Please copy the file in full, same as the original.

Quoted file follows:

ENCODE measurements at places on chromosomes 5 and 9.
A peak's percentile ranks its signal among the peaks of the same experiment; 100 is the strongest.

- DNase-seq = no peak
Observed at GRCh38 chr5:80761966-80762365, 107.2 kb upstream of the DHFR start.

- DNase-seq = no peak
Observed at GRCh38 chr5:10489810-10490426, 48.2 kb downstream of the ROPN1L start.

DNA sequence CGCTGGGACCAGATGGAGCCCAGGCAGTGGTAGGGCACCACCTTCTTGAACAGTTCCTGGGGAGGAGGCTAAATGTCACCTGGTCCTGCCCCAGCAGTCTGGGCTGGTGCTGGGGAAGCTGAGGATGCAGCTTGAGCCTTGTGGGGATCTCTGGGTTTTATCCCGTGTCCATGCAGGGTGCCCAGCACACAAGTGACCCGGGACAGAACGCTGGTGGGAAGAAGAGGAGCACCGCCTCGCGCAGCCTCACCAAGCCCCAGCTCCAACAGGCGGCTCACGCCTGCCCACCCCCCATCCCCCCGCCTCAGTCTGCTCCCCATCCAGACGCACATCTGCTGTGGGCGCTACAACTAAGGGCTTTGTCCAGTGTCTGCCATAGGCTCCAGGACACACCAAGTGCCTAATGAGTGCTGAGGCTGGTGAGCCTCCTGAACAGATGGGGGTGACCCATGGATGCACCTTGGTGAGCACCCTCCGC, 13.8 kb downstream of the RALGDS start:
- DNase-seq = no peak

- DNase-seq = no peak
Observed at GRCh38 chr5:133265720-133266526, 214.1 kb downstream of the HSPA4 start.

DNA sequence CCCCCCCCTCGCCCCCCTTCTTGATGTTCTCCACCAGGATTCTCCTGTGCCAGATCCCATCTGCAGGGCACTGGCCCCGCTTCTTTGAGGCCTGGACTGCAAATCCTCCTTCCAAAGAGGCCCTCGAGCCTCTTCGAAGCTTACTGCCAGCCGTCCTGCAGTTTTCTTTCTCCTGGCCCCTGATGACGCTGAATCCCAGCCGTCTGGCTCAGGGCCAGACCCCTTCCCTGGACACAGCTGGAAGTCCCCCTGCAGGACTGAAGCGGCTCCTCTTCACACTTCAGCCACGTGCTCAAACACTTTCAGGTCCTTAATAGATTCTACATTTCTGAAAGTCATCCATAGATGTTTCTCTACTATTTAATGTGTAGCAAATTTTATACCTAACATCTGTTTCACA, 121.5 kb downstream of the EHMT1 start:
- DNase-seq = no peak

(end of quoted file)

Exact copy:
ENCODE measurements at places on chromosomes 5 and 9.
A peak's percentile ranks its signal among the peaks of the same experiment; 100 is the strongest.

- DNase-seq = no peak
Observed at GRCh38 chr5:80761966-80762365, 107.2 kb upstream of the DHFR start.

- DNase-seq = no peak
Observed at GRCh38 chr5:10489810-10490426, 48.2 kb downstream of the ROPN1L start.

DNA sequence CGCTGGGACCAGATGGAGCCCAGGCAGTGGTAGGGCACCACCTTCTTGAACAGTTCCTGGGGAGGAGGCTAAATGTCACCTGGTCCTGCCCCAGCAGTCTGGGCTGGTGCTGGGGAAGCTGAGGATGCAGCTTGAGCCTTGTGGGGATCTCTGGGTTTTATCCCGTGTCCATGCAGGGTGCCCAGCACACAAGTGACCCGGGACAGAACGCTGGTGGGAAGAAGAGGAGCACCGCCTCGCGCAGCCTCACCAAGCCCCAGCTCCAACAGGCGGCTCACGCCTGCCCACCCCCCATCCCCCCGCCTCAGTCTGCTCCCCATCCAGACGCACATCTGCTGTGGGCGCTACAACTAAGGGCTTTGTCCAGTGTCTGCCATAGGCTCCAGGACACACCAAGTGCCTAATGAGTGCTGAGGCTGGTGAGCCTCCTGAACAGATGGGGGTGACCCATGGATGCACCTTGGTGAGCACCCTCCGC, 13.8 kb downstream of the RALGDS start:
- DNase-seq = no peak

- DNase-seq = no peak
Observed at GRCh38 chr5:133265720-133266526, 214.1 kb downstream of the HSPA4 start.

DNA sequence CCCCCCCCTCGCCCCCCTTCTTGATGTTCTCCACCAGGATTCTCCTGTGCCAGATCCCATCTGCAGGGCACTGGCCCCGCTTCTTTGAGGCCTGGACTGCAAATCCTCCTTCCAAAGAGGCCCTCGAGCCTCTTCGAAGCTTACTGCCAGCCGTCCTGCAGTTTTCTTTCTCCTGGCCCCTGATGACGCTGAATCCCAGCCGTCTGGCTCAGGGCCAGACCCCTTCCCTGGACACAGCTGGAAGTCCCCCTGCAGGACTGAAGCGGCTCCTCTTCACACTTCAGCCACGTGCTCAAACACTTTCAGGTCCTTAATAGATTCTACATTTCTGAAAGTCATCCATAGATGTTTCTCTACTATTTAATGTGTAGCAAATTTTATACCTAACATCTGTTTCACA, 121.5 kb downstream of the EHMT1 start:
- DNase-seq = no peak